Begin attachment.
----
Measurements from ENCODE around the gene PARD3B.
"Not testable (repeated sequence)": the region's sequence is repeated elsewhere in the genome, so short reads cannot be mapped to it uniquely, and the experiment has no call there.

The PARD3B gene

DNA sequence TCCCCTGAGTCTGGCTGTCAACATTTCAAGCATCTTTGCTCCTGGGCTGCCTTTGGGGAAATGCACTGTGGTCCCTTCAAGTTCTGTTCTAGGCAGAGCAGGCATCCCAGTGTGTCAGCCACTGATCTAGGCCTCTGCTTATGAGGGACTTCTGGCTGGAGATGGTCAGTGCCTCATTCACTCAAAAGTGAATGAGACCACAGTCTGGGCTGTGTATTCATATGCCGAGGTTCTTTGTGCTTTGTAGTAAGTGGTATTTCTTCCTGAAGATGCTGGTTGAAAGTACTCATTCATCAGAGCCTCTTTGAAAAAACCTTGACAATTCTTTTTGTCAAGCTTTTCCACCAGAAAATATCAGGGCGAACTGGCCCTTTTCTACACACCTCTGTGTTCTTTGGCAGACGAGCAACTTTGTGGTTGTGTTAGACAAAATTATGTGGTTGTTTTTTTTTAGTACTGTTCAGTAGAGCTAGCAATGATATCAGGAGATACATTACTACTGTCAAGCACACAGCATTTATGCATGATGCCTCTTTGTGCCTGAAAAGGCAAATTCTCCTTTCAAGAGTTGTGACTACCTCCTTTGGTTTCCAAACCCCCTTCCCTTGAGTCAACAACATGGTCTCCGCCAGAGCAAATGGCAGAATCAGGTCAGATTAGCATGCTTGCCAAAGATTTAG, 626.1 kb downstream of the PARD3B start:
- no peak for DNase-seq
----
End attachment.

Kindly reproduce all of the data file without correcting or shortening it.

Measurements from ENCODE around the gene PARD3B.
"Not testable (repeated sequence)": the region's sequence is repeated elsewhere in the genome, so short reads cannot be mapped to it uniquely, and the experiment has no call there.

The PARD3B gene

DNA sequence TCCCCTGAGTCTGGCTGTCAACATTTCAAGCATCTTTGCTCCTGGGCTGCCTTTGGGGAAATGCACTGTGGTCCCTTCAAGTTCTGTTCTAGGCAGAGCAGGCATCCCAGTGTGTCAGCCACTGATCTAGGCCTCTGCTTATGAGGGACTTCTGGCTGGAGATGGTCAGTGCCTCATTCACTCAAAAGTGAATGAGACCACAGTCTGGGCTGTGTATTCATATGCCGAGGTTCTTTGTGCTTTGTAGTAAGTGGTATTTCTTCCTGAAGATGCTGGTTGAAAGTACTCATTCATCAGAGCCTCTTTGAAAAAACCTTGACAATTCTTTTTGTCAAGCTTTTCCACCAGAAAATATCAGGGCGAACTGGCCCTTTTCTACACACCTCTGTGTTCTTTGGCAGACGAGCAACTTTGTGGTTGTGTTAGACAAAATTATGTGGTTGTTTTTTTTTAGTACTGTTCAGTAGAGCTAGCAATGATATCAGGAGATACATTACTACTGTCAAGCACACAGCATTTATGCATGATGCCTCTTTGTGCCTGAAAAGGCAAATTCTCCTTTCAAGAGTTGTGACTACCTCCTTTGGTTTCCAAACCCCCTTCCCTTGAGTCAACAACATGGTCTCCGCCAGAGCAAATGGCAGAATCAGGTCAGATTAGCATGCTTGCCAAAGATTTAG, 626.1 kb downstream of the PARD3B start:
- no peak for DNase-seq